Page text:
Our readers share tales of their rambles around the world.
Who: Ron Whiting (author) and his son, Matthew Whiting, both of Bethesda, Md.
Where, when, why: Our trip was to St. Helena and Ascension, two remote islands in the South Atlantic Ocean, from mid-March to early April. Matthew had seen a program about the British Royal Mail Ship that regularly sails from Cape Town, South Africa, to the two British islands and asked whether I was interested in visiting. As it turned out, I was, especially because of the history of St. Helena. Napoleon was imprisoned and died there, and Charles Darwin and Capt. James Cook made stops there.
Highlights and high points: This was one of the last regularly scheduled trips of one of the last Royal Mail Ships in service, the R.M.S. St. Helena, a combination freighter and passenger vessel. We were the only Americans out of the 130-plus passengers. In the five days it took to sail to St. Helena, we never saw another ship, nor even a sign of an airplane.
Once on the island, we toured Longwood House, where Napoleon spent his last years. Despite Napoleon’s complaints, we thought it was quite nice as housing for a prisoner of war in 1815. We hiked alongside a naturalist from the National Trust conservation group to the top of Diana’s Peak, where we got a spectacular view of the entire island and learned about its native insect life. (Later in the trip, we also hiked to the highest point on Ascension Island, Green Mountain, a man-made forest in shocking contrast to the rest of the barren island of 44 inactive volcanos.)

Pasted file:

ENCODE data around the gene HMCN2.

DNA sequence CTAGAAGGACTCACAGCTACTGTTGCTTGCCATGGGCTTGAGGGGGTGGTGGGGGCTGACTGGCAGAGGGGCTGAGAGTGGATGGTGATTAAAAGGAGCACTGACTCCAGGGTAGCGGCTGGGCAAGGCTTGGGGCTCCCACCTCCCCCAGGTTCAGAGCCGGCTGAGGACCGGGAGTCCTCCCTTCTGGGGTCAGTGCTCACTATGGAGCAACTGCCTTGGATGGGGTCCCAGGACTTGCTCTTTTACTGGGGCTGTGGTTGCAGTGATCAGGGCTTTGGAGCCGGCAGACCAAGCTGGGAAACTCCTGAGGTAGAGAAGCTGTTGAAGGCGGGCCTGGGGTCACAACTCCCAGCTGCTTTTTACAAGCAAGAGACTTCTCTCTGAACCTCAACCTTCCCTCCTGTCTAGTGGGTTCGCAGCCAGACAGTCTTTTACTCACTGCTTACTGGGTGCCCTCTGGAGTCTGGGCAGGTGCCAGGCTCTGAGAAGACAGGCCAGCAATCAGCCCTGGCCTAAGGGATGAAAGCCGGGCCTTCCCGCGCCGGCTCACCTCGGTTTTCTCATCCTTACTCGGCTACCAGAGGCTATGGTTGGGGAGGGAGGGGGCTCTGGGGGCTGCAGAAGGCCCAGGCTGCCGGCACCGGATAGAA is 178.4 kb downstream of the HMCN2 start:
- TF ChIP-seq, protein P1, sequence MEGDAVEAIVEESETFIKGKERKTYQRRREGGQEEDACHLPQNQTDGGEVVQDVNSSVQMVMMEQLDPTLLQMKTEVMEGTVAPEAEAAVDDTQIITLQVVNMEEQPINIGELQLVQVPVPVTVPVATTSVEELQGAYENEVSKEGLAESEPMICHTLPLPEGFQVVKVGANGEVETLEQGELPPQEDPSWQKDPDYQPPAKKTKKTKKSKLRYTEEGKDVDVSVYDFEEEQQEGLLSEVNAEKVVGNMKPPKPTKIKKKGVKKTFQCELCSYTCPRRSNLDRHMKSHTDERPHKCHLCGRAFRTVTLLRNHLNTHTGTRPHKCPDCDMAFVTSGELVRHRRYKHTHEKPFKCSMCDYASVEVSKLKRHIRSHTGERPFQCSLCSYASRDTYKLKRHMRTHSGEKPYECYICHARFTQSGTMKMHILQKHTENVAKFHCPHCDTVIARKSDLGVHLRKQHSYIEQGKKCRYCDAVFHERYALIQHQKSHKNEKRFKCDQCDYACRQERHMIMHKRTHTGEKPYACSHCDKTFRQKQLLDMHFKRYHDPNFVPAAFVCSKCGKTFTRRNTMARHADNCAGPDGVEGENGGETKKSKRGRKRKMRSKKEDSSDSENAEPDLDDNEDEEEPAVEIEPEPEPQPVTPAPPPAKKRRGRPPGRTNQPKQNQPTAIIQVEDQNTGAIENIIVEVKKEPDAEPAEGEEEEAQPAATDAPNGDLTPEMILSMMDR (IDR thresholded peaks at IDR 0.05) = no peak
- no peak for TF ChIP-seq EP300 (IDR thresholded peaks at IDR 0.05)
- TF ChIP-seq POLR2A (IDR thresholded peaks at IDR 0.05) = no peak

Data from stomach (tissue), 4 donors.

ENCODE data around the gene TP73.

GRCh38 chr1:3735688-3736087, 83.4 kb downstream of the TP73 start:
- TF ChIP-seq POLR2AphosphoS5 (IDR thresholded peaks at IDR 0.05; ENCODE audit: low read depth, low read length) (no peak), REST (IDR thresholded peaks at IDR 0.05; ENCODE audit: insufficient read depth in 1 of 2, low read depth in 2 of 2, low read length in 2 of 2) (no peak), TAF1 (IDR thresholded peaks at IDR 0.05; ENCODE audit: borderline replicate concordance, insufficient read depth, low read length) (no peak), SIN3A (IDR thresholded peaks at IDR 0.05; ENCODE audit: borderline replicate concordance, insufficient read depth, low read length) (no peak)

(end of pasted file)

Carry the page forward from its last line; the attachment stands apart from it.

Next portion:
Cultural connection or disconnect: The islands are very British in character. Ascension had no inhabitants at all until 1815, when the English established a naval base there to protect St. Helena from any attempts to free Napoleon. St. Helena had been a sailing ship stop and supply port for centuries, since the time of the early Portuguese sailors. The British took over the island in the 1600s. Jamestown, St. Helena’s capital, has a long history and looks like an old English village set at the bottom of a steep, narrow valley.
Biggest laugh or cry: The residents of St. Helena are called “saints,” a lovely term for the island’s approximately 3,500 inhabitants. After our hike to Diana’s Peak, we stopped at a small local pub, where we met a bartender who had lived for a few years as a child in Bethesda and had gone to high school there. His mother was a “saint.”
How unexpected: The contrast between the two islands is stark. St. Helena is lush and green, with cliffs surrounding the entire island, while Ascension is primarily jagged lava rock with a capital city (Georgetown) of only a few hundred people. Unless we took the boat back to Cape Town, a nine-day voyage, the only way off the island was a British Royal Air Force flight to Brize Norton military base in England, which we took. Many of the passengers on the flight were soldiers returning home from the Falkland Islands.
Fondest memento or memory: Two of our best memories involve turtles. We saw Jonathan, a giant tortoise who is over 180 years old. He is thought to be the oldest living land animal in the world and resides on the grounds of the St. Helena governor’s mansion. On Ascension, we took a nighttime beach walk to watch a giant green sea turtle lay over a hundred eggs. Hundreds of these turtles find their way to Ascension Island every season to lay eggs, and the animals are protected there. It was a great experience for a father and son to share.
To tell us about your own trip, go to washingtonpost.com/travel and fill out the What a Trip form with your fondest memories, finest moments and favorite photos.